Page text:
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Math Help - log vs inverse tan?????

  1. #1
    Member sluggerbroth's Avatar
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    log vs inverse tan?????

    integrate 1/((x)^(1/2)+9))

    books answer is 2x^(1/2)-log((x)^(1/2)+9) + c

    my question is can you also integrate this as 1/((x)^(1/4)^(2))+3^(2) to get (1/3) inverse tan x/3 + c????

    are these different versions of the same answer???
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  2. #2
    MHF Contributor FernandoRevilla's Avatar
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    Re: log vs inverse tan?????

    Quote Originally Posted by sluggerbroth View Post
    integrate 1/((x)^(1/2)+9))
    my question is can you also integrate this as 1/((x)^(1/4)^(2))+3^(2) to get (1/3) inverse tan x/3 + c????
    We have:

    \displaystyle\int \frac{dx}{x^{1/2}+9}=\displaystyle\int \frac{dx}{(x^{1/4})^2+3^2}=\frac{1}{9}\displaystyle\int \frac{dx}{\left(\frac{x^{1/4}}{3}\right)^2+1}

    But we need in the numerator the derivative of \frac{x^{1/4}}{3}.
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  3. #3
    Member sluggerbroth's Avatar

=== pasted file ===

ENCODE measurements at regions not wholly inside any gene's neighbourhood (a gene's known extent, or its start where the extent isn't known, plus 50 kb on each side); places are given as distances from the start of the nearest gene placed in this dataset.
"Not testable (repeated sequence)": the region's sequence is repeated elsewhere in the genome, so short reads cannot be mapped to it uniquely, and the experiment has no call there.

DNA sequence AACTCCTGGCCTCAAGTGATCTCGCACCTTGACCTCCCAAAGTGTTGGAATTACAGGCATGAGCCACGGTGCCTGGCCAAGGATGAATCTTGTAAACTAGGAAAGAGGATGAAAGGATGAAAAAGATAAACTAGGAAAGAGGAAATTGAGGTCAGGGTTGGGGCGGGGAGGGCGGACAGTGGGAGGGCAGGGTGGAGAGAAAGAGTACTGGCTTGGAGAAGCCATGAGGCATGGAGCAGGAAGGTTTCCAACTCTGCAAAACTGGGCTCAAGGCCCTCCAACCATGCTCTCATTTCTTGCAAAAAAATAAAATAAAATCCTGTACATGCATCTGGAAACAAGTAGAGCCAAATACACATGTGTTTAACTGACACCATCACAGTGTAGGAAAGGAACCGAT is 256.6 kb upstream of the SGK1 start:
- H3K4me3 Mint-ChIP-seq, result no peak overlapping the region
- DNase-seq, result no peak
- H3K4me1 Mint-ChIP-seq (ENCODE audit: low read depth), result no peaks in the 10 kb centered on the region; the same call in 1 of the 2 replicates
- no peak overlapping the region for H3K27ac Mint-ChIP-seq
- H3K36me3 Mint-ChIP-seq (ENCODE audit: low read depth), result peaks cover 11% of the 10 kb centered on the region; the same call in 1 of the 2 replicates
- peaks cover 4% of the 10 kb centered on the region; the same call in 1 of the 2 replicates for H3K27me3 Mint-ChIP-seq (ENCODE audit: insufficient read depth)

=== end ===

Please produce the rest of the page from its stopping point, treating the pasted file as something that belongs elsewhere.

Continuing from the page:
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    Re: log vs inverse tan?????

    are you saying (1/3)inverse tan x^(1/4)/3 is the same as books answer
    of 2x^(1/2)-log((x)^(1/2)+9) + c
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    Re: log vs inverse tan?????

    No you cannot use inverse tan here... the power at the bottom is 1/2, NOT 2.

    You have

    \frac{1}{\sqrt{x}+9}

    Make the substitution x = u^2. This will lead you to a quotient of two linear equations; simplify them using polynomial division, and then the result should be easy to integrate.
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  5. #5
    Member sluggerbroth's Avatar
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    Re: log vs inverse tan?????

    If you re wrote this as 1/ (((x)^(1/4))^(2)+3^(2))

    i see how it works your way but why would the way have it above NOT WORK? It looks just like the integral of 1/(a^(2)+U^(2))=1/a (inverse tan u/a) +c

    what am i missing??/
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  6. #6
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    Re: log vs inverse tan?????

    No because you need the derivative of the inside to apply the chain rule.

    For example if

    f(x) = \tan^{-1}({3x^2}) then

    f'(x) = \frac{6x}{1+(3x^2)^2}

    But in our case the derivative of the inside isn't available so inverse tan won't work..
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